This was originally written for gimcrackd.com. A postscript -- the piece in question was A Kiss by Dan Waber.
To counterbalance the gloominess I’ve been posting about recently:
Last month, I got an email asking for help with Twine. It was running really slowly, the writer said, and it was nearly intolerable, working with the story map. After trading emails back and forth, I asked if I could look at the story file he was trying to work with, and he obliged. (I always feel a little strange asking for these things — at least I feel quite protective of my own work — but people have always been willing to share so far.)
I opened it to find a total spaghetti of nodes and links. All in all: 300-some passages, about a thousand links running between them. This was, to put it lightly, more than I had ever expected my poor little program to deal with. The lines running to the central node were so tightly clumped together, in fact, they formed a kind of moire pattern. This was the worst-case scenario made flesh. It took maybe two seconds to redraw the map — not that long in the grand scheme of things, but when you just trying to scroll around, get a sense of things, you know, actually do work — it was agonizing.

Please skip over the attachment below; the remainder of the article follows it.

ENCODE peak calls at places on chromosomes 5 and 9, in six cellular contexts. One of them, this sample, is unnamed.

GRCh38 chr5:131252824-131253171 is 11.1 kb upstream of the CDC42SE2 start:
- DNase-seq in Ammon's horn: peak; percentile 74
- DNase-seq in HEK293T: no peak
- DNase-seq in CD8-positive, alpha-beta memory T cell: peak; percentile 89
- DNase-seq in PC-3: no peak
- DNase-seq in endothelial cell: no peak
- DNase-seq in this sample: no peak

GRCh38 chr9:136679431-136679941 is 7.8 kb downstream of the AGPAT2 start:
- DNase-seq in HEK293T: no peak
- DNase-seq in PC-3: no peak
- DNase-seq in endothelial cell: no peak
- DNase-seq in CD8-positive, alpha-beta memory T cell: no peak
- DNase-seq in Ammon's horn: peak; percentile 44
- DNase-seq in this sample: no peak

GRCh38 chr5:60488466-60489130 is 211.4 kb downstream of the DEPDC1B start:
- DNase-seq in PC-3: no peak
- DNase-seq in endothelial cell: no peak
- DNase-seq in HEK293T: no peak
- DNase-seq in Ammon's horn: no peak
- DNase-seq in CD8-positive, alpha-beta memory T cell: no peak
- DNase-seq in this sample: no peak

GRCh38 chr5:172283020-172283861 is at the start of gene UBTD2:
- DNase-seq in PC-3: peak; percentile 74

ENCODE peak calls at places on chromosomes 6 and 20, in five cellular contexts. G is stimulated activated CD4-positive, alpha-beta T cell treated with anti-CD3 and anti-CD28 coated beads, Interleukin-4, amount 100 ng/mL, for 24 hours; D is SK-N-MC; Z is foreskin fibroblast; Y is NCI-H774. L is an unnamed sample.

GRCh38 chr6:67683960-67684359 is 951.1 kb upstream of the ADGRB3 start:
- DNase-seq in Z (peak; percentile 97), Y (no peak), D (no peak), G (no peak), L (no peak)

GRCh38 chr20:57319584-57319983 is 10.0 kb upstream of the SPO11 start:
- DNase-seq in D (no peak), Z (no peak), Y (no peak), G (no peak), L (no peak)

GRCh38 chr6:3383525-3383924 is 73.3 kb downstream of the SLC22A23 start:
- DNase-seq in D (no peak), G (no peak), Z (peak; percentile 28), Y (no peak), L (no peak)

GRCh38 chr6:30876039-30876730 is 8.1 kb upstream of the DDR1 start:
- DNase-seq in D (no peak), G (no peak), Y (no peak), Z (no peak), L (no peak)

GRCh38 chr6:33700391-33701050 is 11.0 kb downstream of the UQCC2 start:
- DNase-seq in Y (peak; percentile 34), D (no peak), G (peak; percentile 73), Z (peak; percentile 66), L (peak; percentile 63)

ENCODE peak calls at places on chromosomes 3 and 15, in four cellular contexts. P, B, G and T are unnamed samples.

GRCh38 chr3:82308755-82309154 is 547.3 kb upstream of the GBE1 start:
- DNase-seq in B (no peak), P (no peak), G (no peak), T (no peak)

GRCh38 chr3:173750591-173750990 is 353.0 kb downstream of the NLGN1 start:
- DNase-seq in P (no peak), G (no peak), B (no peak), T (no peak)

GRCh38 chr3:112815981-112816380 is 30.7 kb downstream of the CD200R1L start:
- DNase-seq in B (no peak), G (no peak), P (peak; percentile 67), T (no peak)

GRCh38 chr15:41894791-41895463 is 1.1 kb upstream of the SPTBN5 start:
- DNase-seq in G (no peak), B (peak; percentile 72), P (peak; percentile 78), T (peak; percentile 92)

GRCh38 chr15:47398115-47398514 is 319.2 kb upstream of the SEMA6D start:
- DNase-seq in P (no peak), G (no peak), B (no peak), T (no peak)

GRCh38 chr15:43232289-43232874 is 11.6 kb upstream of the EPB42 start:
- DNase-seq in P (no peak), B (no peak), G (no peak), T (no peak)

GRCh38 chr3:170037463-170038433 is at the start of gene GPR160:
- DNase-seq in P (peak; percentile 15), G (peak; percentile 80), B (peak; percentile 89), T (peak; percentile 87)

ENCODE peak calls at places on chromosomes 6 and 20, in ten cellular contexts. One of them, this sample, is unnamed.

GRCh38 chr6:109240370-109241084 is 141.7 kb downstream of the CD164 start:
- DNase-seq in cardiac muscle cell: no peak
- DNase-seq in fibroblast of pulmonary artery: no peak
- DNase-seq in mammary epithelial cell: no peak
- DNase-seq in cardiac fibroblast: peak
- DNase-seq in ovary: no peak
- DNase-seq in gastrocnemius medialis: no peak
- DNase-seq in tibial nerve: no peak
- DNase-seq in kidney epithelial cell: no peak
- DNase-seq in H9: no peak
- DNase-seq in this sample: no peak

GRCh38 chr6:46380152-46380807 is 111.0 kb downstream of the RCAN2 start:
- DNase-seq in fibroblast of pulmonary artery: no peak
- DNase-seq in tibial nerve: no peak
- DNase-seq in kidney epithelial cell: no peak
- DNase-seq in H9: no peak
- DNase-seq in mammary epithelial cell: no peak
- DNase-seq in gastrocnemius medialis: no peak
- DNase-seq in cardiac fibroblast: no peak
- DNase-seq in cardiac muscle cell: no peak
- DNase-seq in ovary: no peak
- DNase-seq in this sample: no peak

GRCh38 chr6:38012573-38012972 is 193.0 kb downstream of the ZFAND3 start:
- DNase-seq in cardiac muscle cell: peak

What caught my interest, though, was the content. I did not go poking around in it deeply — again I felt odd doing so — but I did want to see what some of the really critical nodes, the ones that caused the frame rate to plummet as soon as they came onscreen, were doing. So I caught the drift of it.
It was a love poem.
I came up with some quick optimizations to help him out — I had missed some very obvious things. For example, if a passage linked to the same place twice, Twine would actually go to the trouble of drawing the same line twice. This helped a little, but the final solution was to allow users to turn off some of the prettier features of the story map to get better performance.
I have a better solution in the works for the next version of Twine that should solve the problem entirely. (Briefly: it will save offscreen the parts of the story map that never change, so that each redraw of the map only manually draws what has changed — e.g. the passage you are dragging around, or the marquee selection you are making. Again, fairly elementary stuff.) I still hold onto that story file, mainly to test out optimizations, but also to remember what I’m doing helps people do real things, to make poetry even. There aren’t that many developers out there making things that people make poetry with. I feel lucky.
(Quoth jwz: “Your ‘use case’ should be, there’s a 22 year old college student living in the dorms. How will this software get him laid?” Easy question.)